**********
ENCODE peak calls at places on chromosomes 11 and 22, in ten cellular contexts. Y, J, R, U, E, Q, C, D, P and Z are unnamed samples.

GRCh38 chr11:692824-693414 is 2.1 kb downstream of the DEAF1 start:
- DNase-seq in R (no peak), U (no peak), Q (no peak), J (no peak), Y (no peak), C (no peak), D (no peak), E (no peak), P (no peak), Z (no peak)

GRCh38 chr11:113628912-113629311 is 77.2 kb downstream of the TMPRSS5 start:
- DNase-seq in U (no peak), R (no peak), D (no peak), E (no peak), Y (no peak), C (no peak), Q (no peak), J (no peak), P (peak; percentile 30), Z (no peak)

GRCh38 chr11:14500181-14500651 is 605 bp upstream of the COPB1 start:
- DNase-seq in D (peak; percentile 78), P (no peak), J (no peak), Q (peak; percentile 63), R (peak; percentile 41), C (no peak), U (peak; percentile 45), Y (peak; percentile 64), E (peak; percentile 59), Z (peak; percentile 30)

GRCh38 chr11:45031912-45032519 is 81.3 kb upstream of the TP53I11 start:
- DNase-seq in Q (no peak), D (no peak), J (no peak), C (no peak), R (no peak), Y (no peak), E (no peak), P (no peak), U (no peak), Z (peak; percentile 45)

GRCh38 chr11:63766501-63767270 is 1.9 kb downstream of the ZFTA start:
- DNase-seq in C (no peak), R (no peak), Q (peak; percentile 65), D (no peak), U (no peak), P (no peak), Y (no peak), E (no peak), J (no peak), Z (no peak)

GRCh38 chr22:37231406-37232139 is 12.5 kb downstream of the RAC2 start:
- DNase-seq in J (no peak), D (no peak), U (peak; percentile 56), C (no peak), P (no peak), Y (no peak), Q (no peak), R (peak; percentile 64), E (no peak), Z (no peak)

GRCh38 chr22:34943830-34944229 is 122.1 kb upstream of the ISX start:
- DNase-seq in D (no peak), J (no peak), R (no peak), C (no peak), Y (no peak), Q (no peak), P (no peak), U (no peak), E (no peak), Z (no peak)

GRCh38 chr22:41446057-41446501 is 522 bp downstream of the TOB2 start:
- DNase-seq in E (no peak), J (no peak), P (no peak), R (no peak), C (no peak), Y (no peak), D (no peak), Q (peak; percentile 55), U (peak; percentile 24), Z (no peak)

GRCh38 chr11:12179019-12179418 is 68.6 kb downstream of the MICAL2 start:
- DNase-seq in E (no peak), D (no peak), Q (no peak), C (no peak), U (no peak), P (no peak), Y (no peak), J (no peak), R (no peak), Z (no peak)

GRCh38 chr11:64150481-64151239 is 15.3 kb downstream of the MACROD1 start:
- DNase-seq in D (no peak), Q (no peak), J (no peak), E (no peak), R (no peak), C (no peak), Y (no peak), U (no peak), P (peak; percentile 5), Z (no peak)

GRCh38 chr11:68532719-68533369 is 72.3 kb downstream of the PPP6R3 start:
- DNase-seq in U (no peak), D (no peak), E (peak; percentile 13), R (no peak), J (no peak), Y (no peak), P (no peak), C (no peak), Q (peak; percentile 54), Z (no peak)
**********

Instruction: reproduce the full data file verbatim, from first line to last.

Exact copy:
ENCODE peak calls at places on chromosomes 11 and 22, in ten cellular contexts. Y, J, R, U, E, Q, C, D, P and Z are unnamed samples.

GRCh38 chr11:692824-693414 is 2.1 kb downstream of the DEAF1 start:
- DNase-seq in R (no peak), U (no peak), Q (no peak), J (no peak), Y (no peak), C (no peak), D (no peak), E (no peak), P (no peak), Z (no peak)

GRCh38 chr11:113628912-113629311 is 77.2 kb downstream of the TMPRSS5 start:
- DNase-seq in U (no peak), R (no peak), D (no peak), E (no peak), Y (no peak), C (no peak), Q (no peak), J (no peak), P (peak; percentile 30), Z (no peak)

GRCh38 chr11:14500181-14500651 is 605 bp upstream of the COPB1 start:
- DNase-seq in D (peak; percentile 78), P (no peak), J (no peak), Q (peak; percentile 63), R (peak; percentile 41), C (no peak), U (peak; percentile 45), Y (peak; percentile 64), E (peak; percentile 59), Z (peak; percentile 30)

GRCh38 chr11:45031912-45032519 is 81.3 kb upstream of the TP53I11 start:
- DNase-seq in Q (no peak), D (no peak), J (no peak), C (no peak), R (no peak), Y (no peak), E (no peak), P (no peak), U (no peak), Z (peak; percentile 45)

GRCh38 chr11:63766501-63767270 is 1.9 kb downstream of the ZFTA start:
- DNase-seq in C (no peak), R (no peak), Q (peak; percentile 65), D (no peak), U (no peak), P (no peak), Y (no peak), E (no peak), J (no peak), Z (no peak)

GRCh38 chr22:37231406-37232139 is 12.5 kb downstream of the RAC2 start:
- DNase-seq in J (no peak), D (no peak), U (peak; percentile 56), C (no peak), P (no peak), Y (no peak), Q (no peak), R (peak; percentile 64), E (no peak), Z (no peak)

GRCh38 chr22:34943830-34944229 is 122.1 kb upstream of the ISX start:
- DNase-seq in D (no peak), J (no peak), R (no peak), C (no peak), Y (no peak), Q (no peak), P (no peak), U (no peak), E (no peak), Z (no peak)

GRCh38 chr22:41446057-41446501 is 522 bp downstream of the TOB2 start:
- DNase-seq in E (no peak), J (no peak), P (no peak), R (no peak), C (no peak), Y (no peak), D (no peak), Q (peak; percentile 55), U (peak; percentile 24), Z (no peak)

GRCh38 chr11:12179019-12179418 is 68.6 kb downstream of the MICAL2 start:
- DNase-seq in E (no peak), D (no peak), Q (no peak), C (no peak), U (no peak), P (no peak), Y (no peak), J (no peak), R (no peak), Z (no peak)

GRCh38 chr11:64150481-64151239 is 15.3 kb downstream of the MACROD1 start:
- DNase-seq in D (no peak), Q (no peak), J (no peak), E (no peak), R (no peak), C (no peak), Y (no peak), U (no peak), P (peak; percentile 5), Z (no peak)

GRCh38 chr11:68532719-68533369 is 72.3 kb downstream of the PPP6R3 start:
- DNase-seq in U (no peak), D (no peak), E (peak; percentile 13), R (no peak), J (no peak), Y (no peak), P (no peak), C (no peak), Q (peak; percentile 54), Z (no peak)